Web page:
Starting with the number 180, take away 9 again and again, joining up the dots as you go. Watch out - don't join all the dots!
Investigate the smallest number of moves it takes to turn these mats upside-down if you can only turn exactly three at a time.
Start by putting one million (1 000 000) into the display of your calculator. Can you reduce this to 7 using just the 7 key and add, subtract, multiply, divide and equals as many times as you like?
Place the numbers 1 to 10 in the circles so that each number is the difference between the two numbers just below it.
Move just three of the circles so that the triangle faces in the opposite direction.
Can you work out how to balance this equaliser? You can put more than one weight on a hook.
In your bank, you have three types of coins. The number of spots shows how much they are worth. Can you choose coins to exchange with the groups given to make the same total?
You have 4 red and 5 blue counters. How many ways can they be placed on a 3 by 3 grid so that all the rows columns and diagonals have an even number of red counters?
Choose a symbol to put into the number sentence.
Investigate which numbers make these lights come on. What is the smallest number you can find that lights up all the lights?
How have the numbers been placed in this Carroll diagram? Which labels would you put on each row and column?
Ben and his mum are planting garlic. Use the interactivity to help you find out how many cloves of garlic they might have had.
Have a go at this well-known challenge. Can you swap the frogs and toads in as few slides and jumps as possible?
Place the numbers from 1 to 9 in the squares below so that the difference between joined squares is odd. How many different ways can you do this?
This 100 square jigsaw is written in code. It starts with 1 and ends with 100. Can you build it up?
This problem is based on a code using two different prime numbers less than 10. You'll need to multiply them together and shift the alphabet forwards by the result. Can you decipher the code?
Use the information about Sally and her brother to find out how many children there are in the Brown family.
Can you see why 2 by 2 could be 5? Can you predict what 2 by 10 will be?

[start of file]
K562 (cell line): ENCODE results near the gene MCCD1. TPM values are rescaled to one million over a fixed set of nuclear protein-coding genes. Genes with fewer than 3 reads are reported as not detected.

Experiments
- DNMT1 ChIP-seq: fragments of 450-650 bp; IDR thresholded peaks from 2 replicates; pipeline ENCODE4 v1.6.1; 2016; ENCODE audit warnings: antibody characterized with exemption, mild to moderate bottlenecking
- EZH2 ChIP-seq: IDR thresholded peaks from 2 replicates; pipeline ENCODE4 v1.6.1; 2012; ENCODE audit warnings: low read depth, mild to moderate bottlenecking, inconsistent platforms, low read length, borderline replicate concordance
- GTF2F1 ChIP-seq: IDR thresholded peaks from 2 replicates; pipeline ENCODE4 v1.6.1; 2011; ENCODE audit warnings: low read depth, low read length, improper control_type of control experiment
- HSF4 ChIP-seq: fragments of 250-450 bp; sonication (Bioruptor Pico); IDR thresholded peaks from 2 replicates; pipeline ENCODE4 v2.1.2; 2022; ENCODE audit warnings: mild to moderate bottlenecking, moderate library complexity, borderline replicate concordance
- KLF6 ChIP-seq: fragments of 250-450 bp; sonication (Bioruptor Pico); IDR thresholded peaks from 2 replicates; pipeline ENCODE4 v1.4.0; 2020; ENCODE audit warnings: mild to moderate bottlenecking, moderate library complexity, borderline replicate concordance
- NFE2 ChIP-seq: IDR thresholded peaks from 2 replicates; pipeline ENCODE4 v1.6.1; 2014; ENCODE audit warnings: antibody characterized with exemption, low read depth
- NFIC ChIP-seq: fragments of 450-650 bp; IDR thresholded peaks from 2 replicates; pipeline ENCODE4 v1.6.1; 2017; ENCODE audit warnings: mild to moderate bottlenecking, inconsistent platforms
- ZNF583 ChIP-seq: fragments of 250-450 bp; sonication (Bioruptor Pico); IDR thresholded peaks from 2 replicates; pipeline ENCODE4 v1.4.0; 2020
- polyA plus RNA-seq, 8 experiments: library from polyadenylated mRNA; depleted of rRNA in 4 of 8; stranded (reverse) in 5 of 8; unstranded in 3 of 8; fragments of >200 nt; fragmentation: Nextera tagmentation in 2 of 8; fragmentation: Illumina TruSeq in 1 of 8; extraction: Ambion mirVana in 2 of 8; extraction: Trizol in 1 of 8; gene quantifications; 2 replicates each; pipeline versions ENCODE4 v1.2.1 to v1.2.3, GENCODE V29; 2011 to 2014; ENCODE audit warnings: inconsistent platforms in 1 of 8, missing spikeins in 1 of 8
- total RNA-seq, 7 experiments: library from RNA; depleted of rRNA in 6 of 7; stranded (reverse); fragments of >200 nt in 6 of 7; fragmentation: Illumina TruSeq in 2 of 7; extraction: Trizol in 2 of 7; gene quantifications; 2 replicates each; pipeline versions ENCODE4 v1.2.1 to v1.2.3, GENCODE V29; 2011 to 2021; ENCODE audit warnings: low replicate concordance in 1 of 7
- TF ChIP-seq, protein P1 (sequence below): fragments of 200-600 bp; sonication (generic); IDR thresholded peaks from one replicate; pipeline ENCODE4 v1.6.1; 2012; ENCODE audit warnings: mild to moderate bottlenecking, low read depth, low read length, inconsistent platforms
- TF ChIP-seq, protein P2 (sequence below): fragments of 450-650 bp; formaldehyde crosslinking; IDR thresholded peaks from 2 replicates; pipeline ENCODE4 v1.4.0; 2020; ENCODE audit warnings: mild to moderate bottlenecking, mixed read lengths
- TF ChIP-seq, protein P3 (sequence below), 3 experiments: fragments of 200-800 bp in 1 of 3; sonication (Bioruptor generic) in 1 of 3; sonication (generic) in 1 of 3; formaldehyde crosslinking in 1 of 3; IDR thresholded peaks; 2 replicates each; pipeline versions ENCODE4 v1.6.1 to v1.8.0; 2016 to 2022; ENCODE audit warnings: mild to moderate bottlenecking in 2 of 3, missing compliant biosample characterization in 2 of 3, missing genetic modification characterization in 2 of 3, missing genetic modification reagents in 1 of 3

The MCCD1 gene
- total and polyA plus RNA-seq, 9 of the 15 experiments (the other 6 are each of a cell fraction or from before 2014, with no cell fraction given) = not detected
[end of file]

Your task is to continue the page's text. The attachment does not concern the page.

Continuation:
Is it possible to place 2 counters on the 3 by 3 grid so that there is an even number of counters in every row and every column? How about if you have 3 counters or 4 counters or....?
Can you make a train the same length as Laura's but using three differently coloured rods? Is there only one way of doing it?
If you have only four weights, where could you place them in order to balance this equaliser?
Twenty four games for the run-up to Christmas.
Here is a chance to play a version of the classic Countdown Game.
What do the numbers shaded in blue on this hundred square have in common? What do you notice about the pink numbers? How about the shaded numbers in the other squares?
Place the numbers 1 to 6 in the circles so that each number is the difference between the two numbers just below it.
How many trains can you make which are the same length as Matt's, using rods that are identical?
Choose four of the numbers from 1 to 9 to put in the squares so that the differences between joined squares are odd.
Place six toy ladybirds into the box so that there are two ladybirds in every column and every row.
Can you put the numbers 1 to 8 into the circles so that the four calculations are correct?
Arrange the four number cards on the grid, according to the rules, to make a diagonal, vertical or horizontal line.
Make one big triangle so the numbers that touch on the small triangles add to 10.
Can you make a cycle of pairs that add to make a square number using all the numbers in the box below, once and once only?
Can you put the numbers from 1 to 15 on the circles so that no consecutive numbers lie anywhere along a continuous straight line?
Our 2008 Advent Calendar has a 'Making Maths' activity for every day in the run-up to Christmas.
Use the clues to colour each square.
There are nine teddies in Teddy Town - three red, three blue and three yellow. There are also nine houses, three of each colour. Can you put them on the map of Teddy Town according to the rules?
Can you find all the different triangles on these peg boards, and find their angles?
This article gives you a few ideas for understanding the Got It! game and how you might find a winning strategy.
Try out the lottery that is played in a far-away land. What is the chance of winning?
Use the interactivity to find all the different right-angled triangles you can make by just moving one corner of the starting triangle.
Mr Gilderdale is playing a game with his class. What rule might he have chosen? How would you test your idea?
A generic circular pegboard resource.
How many different rhythms can you make by putting two drums on the wheel?
How many different triangles can you make on a circular pegboard that has nine pegs?
NRICH December 2006 advent calendar - a new tangram for each day in the run-up to Christmas.
Use the interactivities to complete these Venn diagrams.
Here are some rods that are different colours. How could I make a dark green rod using yellow and white rods?
Cut four triangles from a square as shown in the picture. How many different shapes can you make by fitting the four triangles back together?
Can you make the green spot travel through the tube by moving the yellow spot? Could you draw a tube that both spots would follow?
If you hang two weights on one side of this balance, in how many different ways can you hang three weights on the other side for it to be balanced?